Rust and sqlite, which one to use?

Hi, I want to test rust with sqlite.
What wraper is stable?, What crate should I use?
Note: I have rustc 1.67.1 (d5a82bbd2 2023-02-07)


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I'd probably go with rusqlite.


does not require external dependencies or crates?

Well, it obviously depends on libsqlite3 (though you can request that it be built from source), and it has some third-party crate dependencies. If you don't want to depend on a bunch of crates you could always use libsqlite3-sys directly, but it'll be kind of a pain.

I use Debian 10.
believe that installing solve libsqlite3-0 ??

You don't have to install any packages if you depend on rusqlite like this:

rusqlite = {version = "0.28.0", features = ["bundled"]}

This causes rusqlite to compile its own private libsqlite3 and link it with your Rust code, instead of using /usr/lib/x86_64-linux-gnu/ or whatever.

If you want to link to the system libsqlite3, you can leave out the features = ["bundled"] part and apt install libsqlite3-0, as you say.

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2 steps ??

  1. So I declare dependencies like this in Cargo.toml:
    rusqlite = { version = "0.28.0", features = ["bundled"] }

  2. cargo run

Step one can be performed like so.

cargo add rusqlite --features bundled 

Take long time download.?
downloaded so far 200 mb aprox ...

cargo add rusqlite --features bundled
Updating index
Adding rusqlite v0.28.0 to dependencies.
+ bundled
+ modern_sqlite
- array
- backup
- blob
- buildtime_bindgen
- bundled-full
- bundled-sqlcipher
- bundled-sqlcipher-vendored-openssl
- bundled-windows
- chrono
- collation
- column_decltype
- csv
- csvtab
- extra_check
- functions
- hooks
- i128_blob
- in_gecko
- lazy_static
- limits
- load_extension
- modern-full
- release_memory
- serde_json
- series
- session
- sqlcipher
- time
- trace
- unlock_notify
- url
- uuid
- vtab
- wasm32-wasi-vfs
- window
- winsqlite3
- with-asan

cargo run
Downloaded fallible-streaming-iterator v0.1.9
Downloaded cfg-if v1.0.0
Downloaded version_check v0.9.4

rusqlite has also been recommended in this other thread:

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where cargo download all dependencies? in my system? or rust folder ?

For reference, here's the complete dependency tree of rusqlite with only the modern_sqlite and bundled features enabled (you can see this for your own project with cargo tree):

└── rusqlite v0.28.0
    ├── bitflags v1.3.2
    ├── fallible-iterator v0.2.0
    ├── fallible-streaming-iterator v0.1.9
    ├── hashlink v0.8.1
    │   └── hashbrown v0.12.3
    │       └── ahash v0.7.6
    │           ├── getrandom v0.2.8
    │           │   ├── cfg-if v1.0.0
    │           │   └── libc v0.2.140
    │           └── once_cell v1.17.1
    │           [build-dependencies]
    │           └── version_check v0.9.4
    ├── libsqlite3-sys v0.25.2
    │   [build-dependencies]
    │   ├── cc v1.0.79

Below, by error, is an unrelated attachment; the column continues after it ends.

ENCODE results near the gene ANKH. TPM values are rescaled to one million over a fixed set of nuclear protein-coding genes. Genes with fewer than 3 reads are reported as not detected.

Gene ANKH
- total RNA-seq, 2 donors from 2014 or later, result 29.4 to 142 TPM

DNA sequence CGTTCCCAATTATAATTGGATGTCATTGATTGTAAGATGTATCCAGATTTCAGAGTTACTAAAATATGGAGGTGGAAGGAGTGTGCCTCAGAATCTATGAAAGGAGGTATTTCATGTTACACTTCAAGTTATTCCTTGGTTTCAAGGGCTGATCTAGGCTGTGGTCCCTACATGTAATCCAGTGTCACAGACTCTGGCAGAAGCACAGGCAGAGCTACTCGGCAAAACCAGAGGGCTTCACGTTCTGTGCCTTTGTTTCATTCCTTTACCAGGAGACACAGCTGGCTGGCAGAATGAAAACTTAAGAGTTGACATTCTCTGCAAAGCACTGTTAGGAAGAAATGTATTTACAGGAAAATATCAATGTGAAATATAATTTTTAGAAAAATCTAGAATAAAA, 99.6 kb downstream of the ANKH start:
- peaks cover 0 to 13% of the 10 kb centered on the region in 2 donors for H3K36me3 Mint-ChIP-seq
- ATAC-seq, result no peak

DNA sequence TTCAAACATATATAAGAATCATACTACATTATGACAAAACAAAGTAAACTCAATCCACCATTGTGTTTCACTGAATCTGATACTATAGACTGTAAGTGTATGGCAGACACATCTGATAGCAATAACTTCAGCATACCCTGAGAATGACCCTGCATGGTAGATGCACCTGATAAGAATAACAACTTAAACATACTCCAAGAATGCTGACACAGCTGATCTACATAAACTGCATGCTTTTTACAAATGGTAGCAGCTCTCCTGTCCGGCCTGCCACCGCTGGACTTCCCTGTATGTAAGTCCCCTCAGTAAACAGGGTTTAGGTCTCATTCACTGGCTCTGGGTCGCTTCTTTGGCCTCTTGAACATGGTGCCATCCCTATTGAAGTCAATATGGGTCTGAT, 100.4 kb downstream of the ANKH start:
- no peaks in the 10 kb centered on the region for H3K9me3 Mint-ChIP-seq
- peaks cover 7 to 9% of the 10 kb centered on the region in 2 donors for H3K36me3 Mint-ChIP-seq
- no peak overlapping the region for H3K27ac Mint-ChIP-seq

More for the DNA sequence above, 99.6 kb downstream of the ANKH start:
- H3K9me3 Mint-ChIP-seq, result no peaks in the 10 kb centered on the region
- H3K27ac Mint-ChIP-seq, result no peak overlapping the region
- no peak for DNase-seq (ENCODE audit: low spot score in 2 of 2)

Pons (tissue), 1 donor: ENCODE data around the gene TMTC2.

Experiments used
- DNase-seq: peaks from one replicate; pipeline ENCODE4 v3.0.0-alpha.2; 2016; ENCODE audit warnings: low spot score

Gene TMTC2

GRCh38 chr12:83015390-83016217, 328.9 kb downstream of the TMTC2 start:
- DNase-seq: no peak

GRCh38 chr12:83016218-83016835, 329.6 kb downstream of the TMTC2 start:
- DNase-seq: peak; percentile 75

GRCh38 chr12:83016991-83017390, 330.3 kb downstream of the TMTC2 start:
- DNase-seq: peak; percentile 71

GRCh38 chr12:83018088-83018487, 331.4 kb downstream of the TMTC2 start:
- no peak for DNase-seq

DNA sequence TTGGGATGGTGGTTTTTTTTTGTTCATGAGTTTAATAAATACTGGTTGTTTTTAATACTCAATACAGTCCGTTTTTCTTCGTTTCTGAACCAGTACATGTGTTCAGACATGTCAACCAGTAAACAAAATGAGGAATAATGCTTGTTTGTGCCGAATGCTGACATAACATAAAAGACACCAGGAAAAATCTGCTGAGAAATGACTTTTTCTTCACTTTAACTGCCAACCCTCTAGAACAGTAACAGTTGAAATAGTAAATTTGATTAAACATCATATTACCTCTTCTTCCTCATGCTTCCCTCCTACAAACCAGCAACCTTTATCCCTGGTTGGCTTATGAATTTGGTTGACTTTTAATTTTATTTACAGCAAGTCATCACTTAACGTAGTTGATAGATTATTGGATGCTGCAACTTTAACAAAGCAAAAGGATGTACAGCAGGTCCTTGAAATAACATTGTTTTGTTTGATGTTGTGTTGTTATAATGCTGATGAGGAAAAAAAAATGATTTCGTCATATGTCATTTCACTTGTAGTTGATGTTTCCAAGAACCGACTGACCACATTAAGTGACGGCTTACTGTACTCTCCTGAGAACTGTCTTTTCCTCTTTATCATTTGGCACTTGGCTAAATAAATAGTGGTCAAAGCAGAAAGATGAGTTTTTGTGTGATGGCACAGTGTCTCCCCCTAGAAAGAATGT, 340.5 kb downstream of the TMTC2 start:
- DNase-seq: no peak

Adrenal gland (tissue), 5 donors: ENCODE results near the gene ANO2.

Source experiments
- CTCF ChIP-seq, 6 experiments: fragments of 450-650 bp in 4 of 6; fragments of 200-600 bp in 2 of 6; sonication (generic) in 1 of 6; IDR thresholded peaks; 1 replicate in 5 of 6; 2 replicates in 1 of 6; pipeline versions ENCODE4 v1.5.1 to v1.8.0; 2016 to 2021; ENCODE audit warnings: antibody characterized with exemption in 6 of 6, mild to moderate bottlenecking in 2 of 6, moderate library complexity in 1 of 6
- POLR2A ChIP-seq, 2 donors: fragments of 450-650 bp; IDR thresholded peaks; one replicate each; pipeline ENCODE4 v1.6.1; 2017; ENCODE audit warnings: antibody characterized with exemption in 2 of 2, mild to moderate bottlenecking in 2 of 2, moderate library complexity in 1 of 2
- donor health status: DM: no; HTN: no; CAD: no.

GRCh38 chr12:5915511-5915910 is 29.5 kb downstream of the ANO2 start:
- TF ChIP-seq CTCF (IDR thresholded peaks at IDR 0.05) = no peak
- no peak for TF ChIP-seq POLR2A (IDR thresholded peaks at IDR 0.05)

│   ├── pkg-config v0.3.26
    │   └── vcpkg v0.2.15
    └── smallvec v1.10.0

Anything that says [build-dependencies] is not actually used by your compiled application.


Hi, i continue learn and testing in Rust, but i'm clumsy. This code work fine, and the OUTPUT is:
Found person Person { id: 21, name: "Steven", data: "Data1" }

I continue to clarify about, (Option(Some and None), Result(Ok, Err) etc etc).

use rusqlite::{params, Connection, Result};

struct Person {
    id: i32,
    name: String,
    age: u8,
    data: String,

fn main() -> Result<()> {
    let conn = Connection::open_in_memory()?;

        "CREATE TABLE person (
                  id              INTEGER PRIMARY KEY,
                  name            TEXT NOT NULL,
                  age           INTEGER,
                  data            TEXT
    let me = Person {
        id: 0,
        name: "Steven".to_string(),
        data: "data1".to_string(),
        "INSERT INTO person (name, age, data) VALUES (?1, ?2, ?3)",
        params![, me.age,],

        "INSERT INTO person (name, age, data) VALUES (?1, ?2, ?3)",
        params!["john".to_string(), 2, "data2".to_string()],
    let age:u8 = 1;
    let mut stmt = conn.prepare("SELECT id, name, age, data FROM person WHERE age=:age;")?;
    let person_iter = stmt.query_map(&[(":age", age.to_string().as_str())], |row| {
        Ok(Person {
            id: row.get(0)?,
            name: row.get(1)?,
            age: row.get(2)?,
            data: row.get(3)?,

    for person in person_iter {
        println!("Found person {:?}", person);


Define beautiful. Normally you'd implement the Display trait for Person, format its field however you like and use the normal formatter:

println!("Found person {}", person);

See the fmt module's documentation for an overview over how Rust does string formatting.

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The letter "Person" is a Struct. why is it show ?

This is a derive macro implementing the Debug trait. The trait is invoked by your call here:

The {:?} is the formatter that invokes Debug. {} is the formatter that invokes the aforementioned Display trait.

#[derive(Debug)] creates a default implementation for Person which looks like what you see in your console. You could implement it yourself and format your person however you like.

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